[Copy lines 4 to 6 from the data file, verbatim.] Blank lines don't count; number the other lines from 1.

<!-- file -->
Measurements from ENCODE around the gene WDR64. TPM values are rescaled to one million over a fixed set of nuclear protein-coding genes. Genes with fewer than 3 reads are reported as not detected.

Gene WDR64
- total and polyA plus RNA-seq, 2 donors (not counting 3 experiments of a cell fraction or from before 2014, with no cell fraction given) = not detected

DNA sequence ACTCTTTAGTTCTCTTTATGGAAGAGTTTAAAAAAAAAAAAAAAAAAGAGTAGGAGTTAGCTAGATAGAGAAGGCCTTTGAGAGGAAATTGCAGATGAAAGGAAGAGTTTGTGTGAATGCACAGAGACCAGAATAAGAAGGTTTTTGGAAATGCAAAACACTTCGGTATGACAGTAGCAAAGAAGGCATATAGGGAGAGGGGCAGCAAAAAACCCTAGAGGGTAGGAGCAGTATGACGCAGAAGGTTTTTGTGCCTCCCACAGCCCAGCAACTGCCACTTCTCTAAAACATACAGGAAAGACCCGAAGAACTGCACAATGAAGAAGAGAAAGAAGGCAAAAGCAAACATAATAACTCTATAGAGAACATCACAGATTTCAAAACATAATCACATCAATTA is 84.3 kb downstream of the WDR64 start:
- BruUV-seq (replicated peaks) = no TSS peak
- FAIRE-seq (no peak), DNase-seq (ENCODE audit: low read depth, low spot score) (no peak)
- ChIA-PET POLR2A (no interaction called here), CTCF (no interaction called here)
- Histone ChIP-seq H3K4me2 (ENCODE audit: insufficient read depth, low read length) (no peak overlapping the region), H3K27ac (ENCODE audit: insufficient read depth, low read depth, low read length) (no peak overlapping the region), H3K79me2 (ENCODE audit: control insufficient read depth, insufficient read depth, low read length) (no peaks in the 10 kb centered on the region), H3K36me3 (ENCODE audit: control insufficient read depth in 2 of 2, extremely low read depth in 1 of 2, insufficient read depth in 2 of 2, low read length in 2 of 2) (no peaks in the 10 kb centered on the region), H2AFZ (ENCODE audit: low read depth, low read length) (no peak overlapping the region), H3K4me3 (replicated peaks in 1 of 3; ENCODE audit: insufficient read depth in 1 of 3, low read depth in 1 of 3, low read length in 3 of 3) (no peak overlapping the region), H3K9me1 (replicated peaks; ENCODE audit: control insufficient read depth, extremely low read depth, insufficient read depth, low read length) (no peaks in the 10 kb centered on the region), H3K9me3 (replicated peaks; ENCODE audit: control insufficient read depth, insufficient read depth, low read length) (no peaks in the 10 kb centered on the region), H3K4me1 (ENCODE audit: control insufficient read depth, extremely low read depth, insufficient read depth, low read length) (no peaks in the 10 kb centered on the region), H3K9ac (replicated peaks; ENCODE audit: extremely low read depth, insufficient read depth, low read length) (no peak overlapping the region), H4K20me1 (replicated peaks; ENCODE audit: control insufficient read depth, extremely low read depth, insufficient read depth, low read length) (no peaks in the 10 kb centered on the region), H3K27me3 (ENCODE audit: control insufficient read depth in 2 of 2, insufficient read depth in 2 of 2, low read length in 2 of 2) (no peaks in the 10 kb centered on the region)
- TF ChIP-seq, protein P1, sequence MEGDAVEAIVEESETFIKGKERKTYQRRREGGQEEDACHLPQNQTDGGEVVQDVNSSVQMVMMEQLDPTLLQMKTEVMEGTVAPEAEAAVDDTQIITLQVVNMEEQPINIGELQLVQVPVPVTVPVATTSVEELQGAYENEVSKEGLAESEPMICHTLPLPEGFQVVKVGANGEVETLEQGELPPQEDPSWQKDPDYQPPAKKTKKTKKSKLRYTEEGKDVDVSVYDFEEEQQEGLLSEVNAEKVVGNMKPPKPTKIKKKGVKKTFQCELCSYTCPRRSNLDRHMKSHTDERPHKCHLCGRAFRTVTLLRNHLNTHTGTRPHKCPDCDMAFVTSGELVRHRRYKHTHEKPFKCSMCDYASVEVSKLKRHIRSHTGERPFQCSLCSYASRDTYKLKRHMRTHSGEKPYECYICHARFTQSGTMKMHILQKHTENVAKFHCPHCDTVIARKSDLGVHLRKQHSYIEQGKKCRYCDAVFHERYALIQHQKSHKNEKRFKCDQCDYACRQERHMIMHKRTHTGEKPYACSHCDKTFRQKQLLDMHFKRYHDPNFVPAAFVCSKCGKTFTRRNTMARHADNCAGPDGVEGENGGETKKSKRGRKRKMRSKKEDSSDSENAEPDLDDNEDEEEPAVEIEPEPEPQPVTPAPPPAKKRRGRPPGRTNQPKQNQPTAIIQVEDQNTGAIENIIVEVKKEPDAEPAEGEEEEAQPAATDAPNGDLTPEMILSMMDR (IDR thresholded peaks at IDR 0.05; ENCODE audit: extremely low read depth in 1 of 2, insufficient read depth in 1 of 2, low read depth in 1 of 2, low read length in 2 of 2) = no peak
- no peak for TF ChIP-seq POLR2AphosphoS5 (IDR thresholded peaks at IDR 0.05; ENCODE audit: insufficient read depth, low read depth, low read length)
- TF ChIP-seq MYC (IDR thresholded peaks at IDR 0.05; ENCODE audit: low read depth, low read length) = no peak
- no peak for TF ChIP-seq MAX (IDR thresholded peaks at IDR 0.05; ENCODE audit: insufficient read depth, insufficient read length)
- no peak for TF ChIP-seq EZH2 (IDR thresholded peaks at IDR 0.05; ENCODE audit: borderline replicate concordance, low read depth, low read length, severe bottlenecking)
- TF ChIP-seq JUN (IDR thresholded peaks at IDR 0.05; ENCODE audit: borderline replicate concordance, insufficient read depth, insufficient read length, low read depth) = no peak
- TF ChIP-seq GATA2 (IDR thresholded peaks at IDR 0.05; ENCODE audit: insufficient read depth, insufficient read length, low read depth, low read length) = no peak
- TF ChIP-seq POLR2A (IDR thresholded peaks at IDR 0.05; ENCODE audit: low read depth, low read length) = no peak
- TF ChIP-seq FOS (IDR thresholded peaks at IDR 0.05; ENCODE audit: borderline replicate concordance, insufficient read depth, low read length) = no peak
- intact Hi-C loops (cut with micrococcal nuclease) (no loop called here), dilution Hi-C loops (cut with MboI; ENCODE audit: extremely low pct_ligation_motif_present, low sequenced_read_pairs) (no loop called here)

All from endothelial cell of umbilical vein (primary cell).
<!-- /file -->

DNA sequence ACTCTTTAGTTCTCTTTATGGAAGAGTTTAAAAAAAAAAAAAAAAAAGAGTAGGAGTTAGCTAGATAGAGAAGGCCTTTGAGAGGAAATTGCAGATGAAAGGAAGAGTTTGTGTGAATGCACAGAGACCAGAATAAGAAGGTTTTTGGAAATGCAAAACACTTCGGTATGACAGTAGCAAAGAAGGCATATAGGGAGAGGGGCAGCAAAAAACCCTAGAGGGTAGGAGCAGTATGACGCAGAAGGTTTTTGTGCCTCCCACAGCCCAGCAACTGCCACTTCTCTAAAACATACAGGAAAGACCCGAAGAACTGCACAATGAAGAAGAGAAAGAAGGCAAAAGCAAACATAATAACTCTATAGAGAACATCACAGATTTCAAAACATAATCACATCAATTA is 84.3 kb downstream of the WDR64 start:
- BruUV-seq (replicated peaks) = no TSS peak
- FAIRE-seq (no peak), DNase-seq (ENCODE audit: low read depth, low spot score) (no peak)